1 Answer | Add Yours
There is a sense in which the whole play is dogged by Lear's incredible lack of understanding of his daughters. Cordelia's truthful response of "I love your Majesty / According to my bond, no more nor less" is noteworthy in comparison with the flowery, exaggerated and completely insincere declarations of love from Regan and Goneril, and yet Lear wants his pride flattered and the love his daughters have for him to be overt and public. The way in which he turns on the one true daughter who loves on him and surrenders himself into the hands of Regan and Goneril indicates his own foolishness.
However, having given away his authority to Regan and Goneril, he then goes on to see how his daughters only squander that power and bring his kingdom into a state of chaos. Appearance and reality have been confused by Lear, but it is only towards the end of the play that he is able to recognise how true Cordelia has been towards him, raising an army to save him from her sisters. Note Cordelia's words as she is finally reunited with her father in Act IV scene 7:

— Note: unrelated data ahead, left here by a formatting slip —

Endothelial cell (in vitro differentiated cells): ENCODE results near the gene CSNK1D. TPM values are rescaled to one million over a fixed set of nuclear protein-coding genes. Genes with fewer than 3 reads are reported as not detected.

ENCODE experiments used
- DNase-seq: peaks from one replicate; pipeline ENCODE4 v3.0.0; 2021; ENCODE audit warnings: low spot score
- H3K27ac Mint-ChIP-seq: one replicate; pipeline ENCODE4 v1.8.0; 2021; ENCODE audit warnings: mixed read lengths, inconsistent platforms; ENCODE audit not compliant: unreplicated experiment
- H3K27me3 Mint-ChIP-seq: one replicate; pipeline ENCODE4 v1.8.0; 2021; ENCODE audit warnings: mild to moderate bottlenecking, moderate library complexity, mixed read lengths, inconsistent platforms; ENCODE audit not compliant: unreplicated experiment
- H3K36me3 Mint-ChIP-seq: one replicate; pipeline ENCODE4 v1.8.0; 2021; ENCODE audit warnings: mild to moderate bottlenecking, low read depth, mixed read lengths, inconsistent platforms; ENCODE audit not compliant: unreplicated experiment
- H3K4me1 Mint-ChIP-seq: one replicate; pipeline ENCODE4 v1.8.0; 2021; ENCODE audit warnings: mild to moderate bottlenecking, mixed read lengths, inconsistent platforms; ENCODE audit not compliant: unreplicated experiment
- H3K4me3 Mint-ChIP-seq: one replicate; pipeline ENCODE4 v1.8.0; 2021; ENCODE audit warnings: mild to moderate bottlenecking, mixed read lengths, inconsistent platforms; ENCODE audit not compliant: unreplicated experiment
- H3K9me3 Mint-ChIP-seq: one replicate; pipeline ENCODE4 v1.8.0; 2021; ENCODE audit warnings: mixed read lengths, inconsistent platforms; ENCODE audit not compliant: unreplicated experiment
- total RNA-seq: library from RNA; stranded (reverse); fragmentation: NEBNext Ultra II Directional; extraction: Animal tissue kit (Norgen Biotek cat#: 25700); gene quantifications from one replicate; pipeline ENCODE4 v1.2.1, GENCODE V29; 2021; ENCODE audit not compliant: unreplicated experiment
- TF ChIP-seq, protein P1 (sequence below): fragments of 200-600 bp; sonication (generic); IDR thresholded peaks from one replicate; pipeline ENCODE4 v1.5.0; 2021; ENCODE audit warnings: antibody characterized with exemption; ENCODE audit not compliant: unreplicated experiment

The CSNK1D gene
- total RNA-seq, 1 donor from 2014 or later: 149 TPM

Thy medicine on my lips, and let this kiss
Repair those violent harms that my two sisters
Have in thy reverence made!
Cordelia is a character who is explicitly linked therefore with reconciliation and restoration. Just as with her sisters, her true attitudes expose themselves during the course of the play and Lear comes to realise which of his daughters he can really trust.
We’ve answered 319,195 questions. We can answer yours, too.Ask a question